Like many other African nations, Cape Verde has a rich history filled with brave women who have served as role models to younger generations of women. From independence period to modern times, women in this small island nation have been involved in its development, as combatants in the independence struggle, nurses, teachers, small business owners, and high-ranking government officials. Cape Verde, one of the smallest nations in the world, has one of the most progressive governments. Women currently hold 8 cabinet positions in its government: Minister of State Reform and National Defense, Maria Cristina Fontes Lima; Minister of Finance, Cristina Duarte; Minister of Justice, Marisa Helena do Nascimento Morais; Minister of Economy, Growth and Competitiveness, Fatima Maria Carvalho Fialho; Minister of Labor, Professional Training, and Social Solidarity, Maria Madalena Brito Neves; Minister of Decentralization, Housing and Special Planning, Sara Maria Duarte Lopes; Minister of Education and Higher Education, Vera Valentina Lobo de Pina; and Minister of the Presidency of the Council of Ministers and Parliamentary Affairs, Janira Isabel Hopffer Almada. At the local level, citizens of the island of São Vicente have twice elected Isaura Gomes as the nation’s first female mayor. Commonly known as “Zau”, Gomes has also stated her intentions to run for the country’s highest office in 2011.  

In addition to political figures, there are women who work in business and non-profit sectors, supporting the nation’s development. Iolanda Semedo, for example, owns a full service salon in the capital city of Praia. Ms. Semedo offers professional training to many young women who would otherwise not find formal employment. This is her way of giving back to her community. Cape Verdean women also support the country’s development through transnational activities, that is, across national borders. They travel abroad to buy goods to bring back to Cape Verde and sell in their boutiques or community market place. Through their travels, they often form networks with immigrant women who help them sell cultural goods such as music CDs, foods and clothes, leading to the spread of Cape Verdean culture throughout the world. With all the positive examples, however, it would be wrong to ignore existing traditional norms that plague women’s lives such as domestic violence as well as sexual and emotional abuse.  Through education and existing government programs, both men and women must work together to overcome these issues. Development cannot occur if both men and women are not empowered.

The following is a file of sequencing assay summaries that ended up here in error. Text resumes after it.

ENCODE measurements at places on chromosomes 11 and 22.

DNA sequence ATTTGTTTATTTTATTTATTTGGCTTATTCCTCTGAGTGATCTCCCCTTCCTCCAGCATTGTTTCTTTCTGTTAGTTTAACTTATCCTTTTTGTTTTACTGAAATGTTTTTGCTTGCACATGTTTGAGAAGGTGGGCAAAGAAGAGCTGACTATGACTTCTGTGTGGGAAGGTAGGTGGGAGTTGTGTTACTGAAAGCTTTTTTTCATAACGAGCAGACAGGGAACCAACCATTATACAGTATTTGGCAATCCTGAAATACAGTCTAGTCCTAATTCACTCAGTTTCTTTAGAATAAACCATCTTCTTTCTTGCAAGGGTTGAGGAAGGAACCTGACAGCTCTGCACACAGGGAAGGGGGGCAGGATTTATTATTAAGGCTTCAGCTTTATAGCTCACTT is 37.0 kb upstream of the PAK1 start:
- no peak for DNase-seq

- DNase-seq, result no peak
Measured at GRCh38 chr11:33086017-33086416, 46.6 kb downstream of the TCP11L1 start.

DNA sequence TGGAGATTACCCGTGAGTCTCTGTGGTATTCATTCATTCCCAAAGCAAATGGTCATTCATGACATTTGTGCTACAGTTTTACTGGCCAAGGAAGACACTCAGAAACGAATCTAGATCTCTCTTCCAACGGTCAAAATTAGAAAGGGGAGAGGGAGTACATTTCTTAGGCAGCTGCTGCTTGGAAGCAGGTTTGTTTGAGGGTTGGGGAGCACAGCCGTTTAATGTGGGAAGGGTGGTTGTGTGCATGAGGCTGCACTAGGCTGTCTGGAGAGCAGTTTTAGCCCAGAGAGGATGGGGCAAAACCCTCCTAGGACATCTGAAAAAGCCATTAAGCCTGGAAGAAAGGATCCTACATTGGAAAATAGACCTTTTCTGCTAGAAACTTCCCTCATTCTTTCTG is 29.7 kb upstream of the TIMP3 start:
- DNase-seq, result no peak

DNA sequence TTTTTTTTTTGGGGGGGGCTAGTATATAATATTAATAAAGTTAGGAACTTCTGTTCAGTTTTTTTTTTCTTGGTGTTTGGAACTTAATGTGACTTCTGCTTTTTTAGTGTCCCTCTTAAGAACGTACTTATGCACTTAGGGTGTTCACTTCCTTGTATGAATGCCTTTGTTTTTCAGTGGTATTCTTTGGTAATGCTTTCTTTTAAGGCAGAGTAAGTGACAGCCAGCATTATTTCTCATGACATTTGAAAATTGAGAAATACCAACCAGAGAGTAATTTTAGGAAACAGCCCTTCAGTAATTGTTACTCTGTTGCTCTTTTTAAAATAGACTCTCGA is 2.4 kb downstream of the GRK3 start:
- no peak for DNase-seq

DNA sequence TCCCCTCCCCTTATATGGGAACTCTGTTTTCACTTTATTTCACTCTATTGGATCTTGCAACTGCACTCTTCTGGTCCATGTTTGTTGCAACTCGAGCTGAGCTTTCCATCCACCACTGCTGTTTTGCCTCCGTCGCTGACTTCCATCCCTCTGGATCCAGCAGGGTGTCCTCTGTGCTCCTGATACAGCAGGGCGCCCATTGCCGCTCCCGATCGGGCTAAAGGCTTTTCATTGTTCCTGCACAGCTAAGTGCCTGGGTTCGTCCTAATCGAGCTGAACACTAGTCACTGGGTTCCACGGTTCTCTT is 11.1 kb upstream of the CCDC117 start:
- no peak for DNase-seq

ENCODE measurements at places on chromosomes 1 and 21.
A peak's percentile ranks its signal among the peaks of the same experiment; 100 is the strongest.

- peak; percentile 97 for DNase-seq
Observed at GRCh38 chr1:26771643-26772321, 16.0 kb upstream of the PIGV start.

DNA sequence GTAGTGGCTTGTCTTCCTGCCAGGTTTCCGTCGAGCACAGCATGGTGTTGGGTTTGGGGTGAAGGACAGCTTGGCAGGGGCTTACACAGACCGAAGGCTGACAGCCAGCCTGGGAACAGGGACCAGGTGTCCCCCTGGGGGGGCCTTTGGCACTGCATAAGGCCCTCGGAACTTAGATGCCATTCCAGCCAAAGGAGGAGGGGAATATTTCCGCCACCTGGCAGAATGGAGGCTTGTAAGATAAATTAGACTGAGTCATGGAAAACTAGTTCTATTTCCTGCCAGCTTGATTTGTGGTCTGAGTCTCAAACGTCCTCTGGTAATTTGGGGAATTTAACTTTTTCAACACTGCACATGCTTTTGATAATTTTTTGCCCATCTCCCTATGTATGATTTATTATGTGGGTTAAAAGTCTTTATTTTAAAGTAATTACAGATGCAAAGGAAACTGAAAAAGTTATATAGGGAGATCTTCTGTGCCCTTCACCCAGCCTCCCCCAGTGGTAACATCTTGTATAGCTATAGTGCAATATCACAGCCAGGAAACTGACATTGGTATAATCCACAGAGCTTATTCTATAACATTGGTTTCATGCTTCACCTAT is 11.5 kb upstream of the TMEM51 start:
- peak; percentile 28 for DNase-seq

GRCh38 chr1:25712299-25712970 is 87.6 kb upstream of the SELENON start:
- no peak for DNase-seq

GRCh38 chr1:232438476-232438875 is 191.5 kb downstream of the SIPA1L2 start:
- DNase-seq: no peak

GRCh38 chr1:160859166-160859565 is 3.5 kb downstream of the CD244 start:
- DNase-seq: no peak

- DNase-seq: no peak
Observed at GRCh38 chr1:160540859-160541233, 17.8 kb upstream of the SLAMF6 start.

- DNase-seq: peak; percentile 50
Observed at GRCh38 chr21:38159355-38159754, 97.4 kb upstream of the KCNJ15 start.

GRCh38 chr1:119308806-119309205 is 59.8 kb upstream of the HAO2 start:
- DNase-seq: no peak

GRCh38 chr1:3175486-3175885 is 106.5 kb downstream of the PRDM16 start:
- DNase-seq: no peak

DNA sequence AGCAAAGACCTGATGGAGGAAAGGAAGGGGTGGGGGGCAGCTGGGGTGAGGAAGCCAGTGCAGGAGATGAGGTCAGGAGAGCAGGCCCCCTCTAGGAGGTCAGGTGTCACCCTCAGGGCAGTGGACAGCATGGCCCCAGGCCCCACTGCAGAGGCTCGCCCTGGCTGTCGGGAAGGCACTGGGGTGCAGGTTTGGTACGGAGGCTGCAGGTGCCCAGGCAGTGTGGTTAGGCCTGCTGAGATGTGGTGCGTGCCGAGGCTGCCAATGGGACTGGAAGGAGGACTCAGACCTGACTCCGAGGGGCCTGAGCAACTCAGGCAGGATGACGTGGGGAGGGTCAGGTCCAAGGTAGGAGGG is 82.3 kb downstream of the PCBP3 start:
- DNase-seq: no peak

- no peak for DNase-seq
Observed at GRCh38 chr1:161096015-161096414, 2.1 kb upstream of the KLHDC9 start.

In the United States, many of the Cape Verdean community organizations are led by women. Romana Ramos of the Cape Verdean American Community Development, CACD, has served as a role model in the community for over 2 decades. The younger generation of community leaders like Genie Lomba (CV UNITED) and Suely Neves (Cape Verdean Alumni Network) are a few of the many female leaders in our communities.  Fatima Lima Veiga represents Cape Verde as the current ambassador to the United States. Prior to that, she was Cape Verde’s ambassador to the United Nations. An increased number of young women in the U.S. and in Cape Verde are completing four-year and advanced college degrees. Nevertheless, more young women need to follow this lead so that the cadre of educated and professional young women can continue to grow for the sake of developing our communities both in the U.S. and in Cape Verde.   

What is wrong with Cape Verde? Plenty is wrong with Cape Verde. But today, I choose to focus on what is right. As the nation celebrates 34 years of independence, let us remember our female predecessors who dedicated their lives so that all Cape Verdean women could exist as free-thinking and independent citizens. Let us remember those who are still struggling so that all Cape Verdean women can flourish without discrimination. Let us reflect on Cape Verdean women who still live amidst poverty, fear and violence. Let us celebrate the Cape Verdean woman: mother, wife, teacher, nurse, doctor, politician, factory worker, police officer, business owner, student, and freedom fighter.